Weak growth and the improving inflation outlook keep chances for a policy rate cut early next year alive, but recent bouts of forint volatility and increasing risk premia all but rule out any easing for the rest of this year, London-based emerging markets analysts said.
Reviewing its forecast after a much softer-than-expected 5.7% CPI reading for September, JP Morgan said that despite the depreciation of the forint in October, it now sees a good chance that year-on-year inflation will drop to below 5% by year-end and the central bank's 3% target also looks to be within reach by the end of 2009.
Risks to the forint from a slowdown in FX borrowing are likely to keep the Central Bank (MNB) cautious for now, but given rising risks of a recession and the increasingly benign inflation outlook, a rate cut is likely to be on the cards early next year, it said.
“We have moved forward the timing of the first cut in our forecast to Q1 ... from Q1 (of 2009)” it added.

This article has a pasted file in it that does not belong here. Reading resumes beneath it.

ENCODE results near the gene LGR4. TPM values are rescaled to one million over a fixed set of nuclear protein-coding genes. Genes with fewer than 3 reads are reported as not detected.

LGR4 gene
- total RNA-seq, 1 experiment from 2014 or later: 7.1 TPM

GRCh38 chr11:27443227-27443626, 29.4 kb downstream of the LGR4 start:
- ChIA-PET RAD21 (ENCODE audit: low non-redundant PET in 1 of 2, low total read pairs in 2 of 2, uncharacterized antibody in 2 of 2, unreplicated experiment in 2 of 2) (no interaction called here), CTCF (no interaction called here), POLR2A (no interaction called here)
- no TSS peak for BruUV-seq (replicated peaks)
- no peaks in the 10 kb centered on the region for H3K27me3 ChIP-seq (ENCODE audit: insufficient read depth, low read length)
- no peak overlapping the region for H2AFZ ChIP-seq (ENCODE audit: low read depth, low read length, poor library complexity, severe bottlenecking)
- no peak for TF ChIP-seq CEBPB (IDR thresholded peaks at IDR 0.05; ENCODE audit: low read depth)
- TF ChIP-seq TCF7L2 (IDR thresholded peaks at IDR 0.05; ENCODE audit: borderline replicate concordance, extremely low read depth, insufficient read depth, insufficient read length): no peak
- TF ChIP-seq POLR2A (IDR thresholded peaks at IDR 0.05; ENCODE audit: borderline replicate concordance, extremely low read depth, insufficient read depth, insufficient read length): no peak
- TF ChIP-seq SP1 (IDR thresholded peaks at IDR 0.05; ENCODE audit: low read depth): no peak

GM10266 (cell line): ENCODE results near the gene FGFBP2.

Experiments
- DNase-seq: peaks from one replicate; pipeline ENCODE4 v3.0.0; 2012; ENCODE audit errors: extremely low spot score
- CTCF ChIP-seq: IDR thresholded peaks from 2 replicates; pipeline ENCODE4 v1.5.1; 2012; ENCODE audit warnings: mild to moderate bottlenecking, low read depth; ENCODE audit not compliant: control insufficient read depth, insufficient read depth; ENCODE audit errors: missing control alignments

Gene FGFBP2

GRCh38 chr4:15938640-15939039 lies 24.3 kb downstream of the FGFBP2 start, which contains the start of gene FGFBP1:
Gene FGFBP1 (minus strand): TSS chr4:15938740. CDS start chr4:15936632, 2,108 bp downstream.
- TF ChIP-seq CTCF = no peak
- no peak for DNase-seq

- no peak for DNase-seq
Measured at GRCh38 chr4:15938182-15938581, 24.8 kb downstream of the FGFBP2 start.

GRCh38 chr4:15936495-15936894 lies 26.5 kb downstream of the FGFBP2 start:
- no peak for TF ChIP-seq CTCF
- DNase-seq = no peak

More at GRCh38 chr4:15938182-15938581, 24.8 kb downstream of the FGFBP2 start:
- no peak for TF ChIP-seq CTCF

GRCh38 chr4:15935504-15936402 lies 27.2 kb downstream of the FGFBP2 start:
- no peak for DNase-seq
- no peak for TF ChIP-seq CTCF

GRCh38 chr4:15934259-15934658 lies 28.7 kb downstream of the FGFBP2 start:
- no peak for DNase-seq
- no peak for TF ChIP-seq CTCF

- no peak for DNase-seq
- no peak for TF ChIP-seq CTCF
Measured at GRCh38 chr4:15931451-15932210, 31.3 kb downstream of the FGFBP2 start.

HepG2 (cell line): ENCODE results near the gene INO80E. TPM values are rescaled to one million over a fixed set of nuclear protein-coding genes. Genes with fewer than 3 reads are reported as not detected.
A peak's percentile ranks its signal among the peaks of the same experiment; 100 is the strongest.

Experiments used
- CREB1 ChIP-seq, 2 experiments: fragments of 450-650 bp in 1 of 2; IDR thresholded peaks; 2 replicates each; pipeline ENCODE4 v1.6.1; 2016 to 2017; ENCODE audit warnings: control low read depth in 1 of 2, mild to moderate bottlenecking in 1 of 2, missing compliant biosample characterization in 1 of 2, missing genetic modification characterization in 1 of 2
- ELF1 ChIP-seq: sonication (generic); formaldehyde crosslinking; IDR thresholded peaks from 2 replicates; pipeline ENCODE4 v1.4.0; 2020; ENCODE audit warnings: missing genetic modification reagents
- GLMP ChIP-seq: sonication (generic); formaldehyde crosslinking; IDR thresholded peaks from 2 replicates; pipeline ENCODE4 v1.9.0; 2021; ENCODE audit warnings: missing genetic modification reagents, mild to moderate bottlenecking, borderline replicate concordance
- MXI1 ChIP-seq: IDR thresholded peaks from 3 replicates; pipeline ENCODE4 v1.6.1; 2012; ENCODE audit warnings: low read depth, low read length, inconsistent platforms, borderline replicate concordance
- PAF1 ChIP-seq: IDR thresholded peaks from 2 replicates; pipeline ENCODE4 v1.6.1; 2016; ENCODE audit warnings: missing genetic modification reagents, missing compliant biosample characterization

On a more bearish note, Barclays Capital said that the environment is conducive for further disinflation in Hungary, and this would point to rate cuts beginning as early as next month, but the recent currency weakness and rising risk premia for Hungarian assets make such an early easing scenario “very unlikely.”
A sustained appreciation of the forint back to its summer levels is also unlikely in the new global environment. This means that the currency works against the favorable inflationary effects from slower growth and softer commodity prices, Barclays Capital said.
This would still not outweigh the effect from oil which, at current prices, is only about 40% of what the MNB assumes for 2009. However, Barclays Capital sees oil prices gradually rising again during 2009, averaging at around $114, which makes the effect from energy prices “less clear.”
It said it leaves its end-year CPI forecast at 5.0% “for now,” although the downside risk to that forecast has increased. Similarly, “the chances are now higher for an earlier rate cut than in our baseline scenario (which calls for) starting in April 2009, ending the year at 7.0%.”
“We continue to expect the MNB to act cautiously, monitoring not only the government's announcements ... but also the potentially adverse developments on the FX credit front (such as) a recent announcement by a foreign-owned bank to halt its FX lending activity in Hungary,” Barclays Capital said. (MTI – Econews)